So, with all of that in mind, we’ve done our best to take an objective view (one that fairly sees things from the customer’s perspective), and written the below guide to not only help you compare solutions, but to pick the right ones to compare in the first place. As a side note: We appreciate the irony of a software provider guiding you on how to pick software, but few outside of this space are going to have the insight as to what you need/don’t need, and are able to shine light on areas you may not have thought about.

1 Be mindful of the factors that are critical to you when doing business with a software company

One of the biggest oversights many companies make when choosing a B2B product or service is in the experience of working with the organisation. It’s a significant factor, because in many cases you’ll be dealing with them on a monthly, weekly or even a daily basis in the beginning.

If communication or delivery breaks down, this can lead to significant delays and inefficiencies resulting in lost revenue or added expenses.

To help you assess this, we suggest thinking about:

  1. Are they headquartered in your country?
  2. Do they have a support team covering some or all of your working hours?
  3. How big is their team?
  4. Do they have an actual phone number you can contact them on?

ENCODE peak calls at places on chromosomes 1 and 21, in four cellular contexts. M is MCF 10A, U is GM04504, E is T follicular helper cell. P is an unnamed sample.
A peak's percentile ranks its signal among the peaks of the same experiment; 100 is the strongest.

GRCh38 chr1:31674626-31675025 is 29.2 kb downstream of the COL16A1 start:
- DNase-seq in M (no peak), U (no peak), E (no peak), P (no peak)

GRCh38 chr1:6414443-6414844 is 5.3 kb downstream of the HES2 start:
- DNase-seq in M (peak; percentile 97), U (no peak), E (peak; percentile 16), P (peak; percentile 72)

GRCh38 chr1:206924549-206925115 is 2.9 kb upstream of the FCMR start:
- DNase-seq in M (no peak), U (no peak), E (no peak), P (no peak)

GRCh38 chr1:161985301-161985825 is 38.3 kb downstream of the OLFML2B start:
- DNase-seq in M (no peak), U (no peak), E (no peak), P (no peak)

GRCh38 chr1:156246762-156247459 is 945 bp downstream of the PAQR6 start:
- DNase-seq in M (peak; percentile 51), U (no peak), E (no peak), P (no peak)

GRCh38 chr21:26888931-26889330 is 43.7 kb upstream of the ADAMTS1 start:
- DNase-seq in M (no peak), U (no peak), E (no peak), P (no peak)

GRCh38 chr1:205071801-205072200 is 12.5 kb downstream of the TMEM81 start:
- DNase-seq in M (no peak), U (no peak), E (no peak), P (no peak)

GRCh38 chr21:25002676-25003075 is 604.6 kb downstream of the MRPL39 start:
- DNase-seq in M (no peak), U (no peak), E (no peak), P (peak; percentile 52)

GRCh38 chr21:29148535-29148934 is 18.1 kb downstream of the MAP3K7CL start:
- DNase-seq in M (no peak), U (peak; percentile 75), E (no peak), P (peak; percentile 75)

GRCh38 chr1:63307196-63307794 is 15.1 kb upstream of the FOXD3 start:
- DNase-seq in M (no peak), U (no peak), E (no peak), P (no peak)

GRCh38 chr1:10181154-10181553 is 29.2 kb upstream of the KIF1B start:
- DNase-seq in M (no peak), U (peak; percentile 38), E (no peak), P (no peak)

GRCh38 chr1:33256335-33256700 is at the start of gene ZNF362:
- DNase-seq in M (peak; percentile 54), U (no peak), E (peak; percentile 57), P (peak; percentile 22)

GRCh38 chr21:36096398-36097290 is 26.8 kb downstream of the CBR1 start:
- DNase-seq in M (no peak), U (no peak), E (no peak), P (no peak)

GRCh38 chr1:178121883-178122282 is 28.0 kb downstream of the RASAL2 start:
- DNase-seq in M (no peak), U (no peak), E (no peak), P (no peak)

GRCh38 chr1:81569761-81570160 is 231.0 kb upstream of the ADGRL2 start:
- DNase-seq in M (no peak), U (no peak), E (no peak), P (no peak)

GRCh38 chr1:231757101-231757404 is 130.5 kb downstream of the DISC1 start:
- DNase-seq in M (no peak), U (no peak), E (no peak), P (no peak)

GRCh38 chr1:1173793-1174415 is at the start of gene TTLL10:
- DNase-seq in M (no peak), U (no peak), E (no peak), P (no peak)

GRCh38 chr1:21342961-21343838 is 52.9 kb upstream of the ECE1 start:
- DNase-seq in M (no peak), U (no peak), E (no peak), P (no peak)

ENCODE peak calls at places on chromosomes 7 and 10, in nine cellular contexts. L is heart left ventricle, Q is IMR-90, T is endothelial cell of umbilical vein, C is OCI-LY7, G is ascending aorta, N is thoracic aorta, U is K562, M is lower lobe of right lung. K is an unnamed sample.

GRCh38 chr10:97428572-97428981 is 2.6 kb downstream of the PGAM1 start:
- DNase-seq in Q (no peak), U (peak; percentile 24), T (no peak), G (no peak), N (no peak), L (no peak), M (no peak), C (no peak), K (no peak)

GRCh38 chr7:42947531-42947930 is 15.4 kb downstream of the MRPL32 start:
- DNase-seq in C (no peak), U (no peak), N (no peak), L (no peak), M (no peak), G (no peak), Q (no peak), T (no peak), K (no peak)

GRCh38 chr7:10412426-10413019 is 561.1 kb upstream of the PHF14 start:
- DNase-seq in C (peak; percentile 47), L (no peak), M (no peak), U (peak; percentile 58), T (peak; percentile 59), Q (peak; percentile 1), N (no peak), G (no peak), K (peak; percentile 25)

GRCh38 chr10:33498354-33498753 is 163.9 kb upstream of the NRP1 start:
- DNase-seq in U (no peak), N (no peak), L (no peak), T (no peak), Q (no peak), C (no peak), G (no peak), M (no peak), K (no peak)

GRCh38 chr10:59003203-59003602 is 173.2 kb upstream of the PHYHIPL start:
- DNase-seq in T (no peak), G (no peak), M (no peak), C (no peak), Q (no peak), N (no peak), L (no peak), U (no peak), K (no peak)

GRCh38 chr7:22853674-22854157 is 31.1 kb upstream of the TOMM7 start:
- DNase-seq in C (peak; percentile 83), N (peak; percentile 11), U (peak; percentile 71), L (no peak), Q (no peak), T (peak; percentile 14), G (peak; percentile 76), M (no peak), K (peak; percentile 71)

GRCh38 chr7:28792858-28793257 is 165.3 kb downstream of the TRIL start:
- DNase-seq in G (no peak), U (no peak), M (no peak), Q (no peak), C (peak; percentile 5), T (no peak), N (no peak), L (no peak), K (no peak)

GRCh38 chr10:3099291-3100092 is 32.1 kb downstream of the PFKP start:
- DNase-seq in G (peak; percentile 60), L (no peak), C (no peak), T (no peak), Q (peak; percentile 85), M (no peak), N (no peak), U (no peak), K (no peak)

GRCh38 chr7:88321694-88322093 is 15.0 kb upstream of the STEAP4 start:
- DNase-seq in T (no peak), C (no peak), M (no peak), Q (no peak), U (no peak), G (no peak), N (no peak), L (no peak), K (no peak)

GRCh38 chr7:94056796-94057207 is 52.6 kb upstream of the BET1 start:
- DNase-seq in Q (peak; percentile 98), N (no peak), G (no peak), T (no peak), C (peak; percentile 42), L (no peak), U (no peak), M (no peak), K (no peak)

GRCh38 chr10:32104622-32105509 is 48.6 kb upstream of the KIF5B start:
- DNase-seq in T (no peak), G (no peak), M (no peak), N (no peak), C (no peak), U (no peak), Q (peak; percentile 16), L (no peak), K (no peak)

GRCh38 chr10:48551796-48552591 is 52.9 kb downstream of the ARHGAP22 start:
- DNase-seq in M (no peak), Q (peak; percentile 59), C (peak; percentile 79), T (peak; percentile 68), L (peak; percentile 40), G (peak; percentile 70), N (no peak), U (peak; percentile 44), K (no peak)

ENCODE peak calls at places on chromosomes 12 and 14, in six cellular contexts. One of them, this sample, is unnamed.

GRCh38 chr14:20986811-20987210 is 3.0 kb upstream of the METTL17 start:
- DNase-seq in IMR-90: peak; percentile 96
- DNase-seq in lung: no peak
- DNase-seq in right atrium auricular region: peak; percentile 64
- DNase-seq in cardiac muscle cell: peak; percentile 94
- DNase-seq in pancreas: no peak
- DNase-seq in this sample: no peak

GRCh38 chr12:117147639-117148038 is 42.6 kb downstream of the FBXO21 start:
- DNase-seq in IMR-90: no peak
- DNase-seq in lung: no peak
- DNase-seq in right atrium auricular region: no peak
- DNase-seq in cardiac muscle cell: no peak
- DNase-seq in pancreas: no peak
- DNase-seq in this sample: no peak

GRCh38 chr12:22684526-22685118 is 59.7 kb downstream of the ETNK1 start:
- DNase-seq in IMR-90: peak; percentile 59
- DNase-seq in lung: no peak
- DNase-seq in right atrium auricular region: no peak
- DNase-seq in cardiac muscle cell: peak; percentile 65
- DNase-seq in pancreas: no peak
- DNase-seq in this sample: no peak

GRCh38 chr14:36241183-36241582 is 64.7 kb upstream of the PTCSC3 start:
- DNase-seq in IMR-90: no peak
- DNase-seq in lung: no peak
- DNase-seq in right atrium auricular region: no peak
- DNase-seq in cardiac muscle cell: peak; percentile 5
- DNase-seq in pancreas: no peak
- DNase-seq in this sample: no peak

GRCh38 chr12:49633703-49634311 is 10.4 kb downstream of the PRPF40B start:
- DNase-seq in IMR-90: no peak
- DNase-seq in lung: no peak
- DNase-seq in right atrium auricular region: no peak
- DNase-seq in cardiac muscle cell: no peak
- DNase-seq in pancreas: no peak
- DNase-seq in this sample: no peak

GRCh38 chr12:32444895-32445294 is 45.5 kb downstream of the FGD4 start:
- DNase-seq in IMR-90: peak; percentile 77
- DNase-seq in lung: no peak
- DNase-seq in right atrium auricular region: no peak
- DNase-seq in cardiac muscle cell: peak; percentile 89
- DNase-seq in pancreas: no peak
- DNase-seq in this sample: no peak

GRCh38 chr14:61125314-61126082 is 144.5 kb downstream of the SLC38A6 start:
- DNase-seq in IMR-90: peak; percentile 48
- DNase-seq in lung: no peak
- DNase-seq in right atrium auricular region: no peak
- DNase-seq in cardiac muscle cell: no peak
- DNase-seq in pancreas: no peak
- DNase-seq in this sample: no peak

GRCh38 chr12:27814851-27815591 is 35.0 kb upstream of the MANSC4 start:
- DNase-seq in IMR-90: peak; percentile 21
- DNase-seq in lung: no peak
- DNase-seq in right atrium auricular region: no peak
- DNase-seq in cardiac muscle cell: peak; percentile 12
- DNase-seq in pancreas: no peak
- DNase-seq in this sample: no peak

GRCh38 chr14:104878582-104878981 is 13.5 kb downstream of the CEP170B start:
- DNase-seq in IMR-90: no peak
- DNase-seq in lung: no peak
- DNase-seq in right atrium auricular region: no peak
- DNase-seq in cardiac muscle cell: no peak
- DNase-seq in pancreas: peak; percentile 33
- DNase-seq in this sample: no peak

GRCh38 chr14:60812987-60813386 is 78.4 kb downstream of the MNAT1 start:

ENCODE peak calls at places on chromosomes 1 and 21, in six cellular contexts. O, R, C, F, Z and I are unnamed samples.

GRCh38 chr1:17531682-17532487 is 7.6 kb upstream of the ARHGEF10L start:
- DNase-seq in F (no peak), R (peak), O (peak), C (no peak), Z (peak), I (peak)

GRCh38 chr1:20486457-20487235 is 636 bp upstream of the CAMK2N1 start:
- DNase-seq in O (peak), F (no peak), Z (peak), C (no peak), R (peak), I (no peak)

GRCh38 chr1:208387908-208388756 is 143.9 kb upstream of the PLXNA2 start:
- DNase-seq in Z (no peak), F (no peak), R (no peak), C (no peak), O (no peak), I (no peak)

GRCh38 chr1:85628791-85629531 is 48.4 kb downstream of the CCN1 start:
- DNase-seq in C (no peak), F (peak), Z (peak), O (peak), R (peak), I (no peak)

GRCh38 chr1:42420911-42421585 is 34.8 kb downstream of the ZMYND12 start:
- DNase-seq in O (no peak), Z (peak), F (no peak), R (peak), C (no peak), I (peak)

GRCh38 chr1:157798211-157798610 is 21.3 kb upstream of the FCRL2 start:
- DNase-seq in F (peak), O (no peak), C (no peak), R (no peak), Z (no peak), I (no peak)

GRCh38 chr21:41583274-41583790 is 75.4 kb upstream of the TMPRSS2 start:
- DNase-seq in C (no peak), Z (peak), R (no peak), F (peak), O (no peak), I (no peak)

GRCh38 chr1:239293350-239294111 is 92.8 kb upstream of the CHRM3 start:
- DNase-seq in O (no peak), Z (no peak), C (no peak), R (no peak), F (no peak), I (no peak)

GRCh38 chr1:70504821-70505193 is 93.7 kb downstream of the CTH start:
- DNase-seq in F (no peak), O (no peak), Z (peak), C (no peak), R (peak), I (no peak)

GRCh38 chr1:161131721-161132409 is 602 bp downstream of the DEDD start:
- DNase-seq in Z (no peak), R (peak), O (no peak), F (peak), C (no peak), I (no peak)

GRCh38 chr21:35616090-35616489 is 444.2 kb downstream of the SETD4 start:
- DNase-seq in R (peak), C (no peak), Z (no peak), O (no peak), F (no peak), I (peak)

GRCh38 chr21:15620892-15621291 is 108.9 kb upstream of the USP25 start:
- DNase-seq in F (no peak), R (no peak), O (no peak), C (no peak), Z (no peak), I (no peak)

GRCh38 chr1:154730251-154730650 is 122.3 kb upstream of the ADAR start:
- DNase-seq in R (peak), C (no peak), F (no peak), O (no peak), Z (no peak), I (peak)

5. Is pricing in your currency?
  6. Is your data stored within or geographically close to your country?
  7. Do they provide on-site training?

It’s definitely not a bad thing if none of the above points are critical to you. Think about other day-to-day software you use (Facebook, Twitter, Google Maps), they probably don’t tick any of points but are perfectly reliable.

What you do need to keep in mind however, is if any are critical, because it’s going to be the fasted way to shortlist the solutions you have to compare.

How does Ento compare

  1. We are headquartered in Australia.
  2. We cover 06:00-19:00 GMT+10 Monday-Friday.
  3. Email support outside hours.
  4. Depending when you read this, our team will be between 10-15 staff.
  5. We have Australian, US and UK support numbers.
  6. We accept AUD, USD, GBP and EUR.
  7. Depending on your location, we store data in Australia, USA or Ireland.
  8. To clients in Australia. Screenshare training to clients in other countries.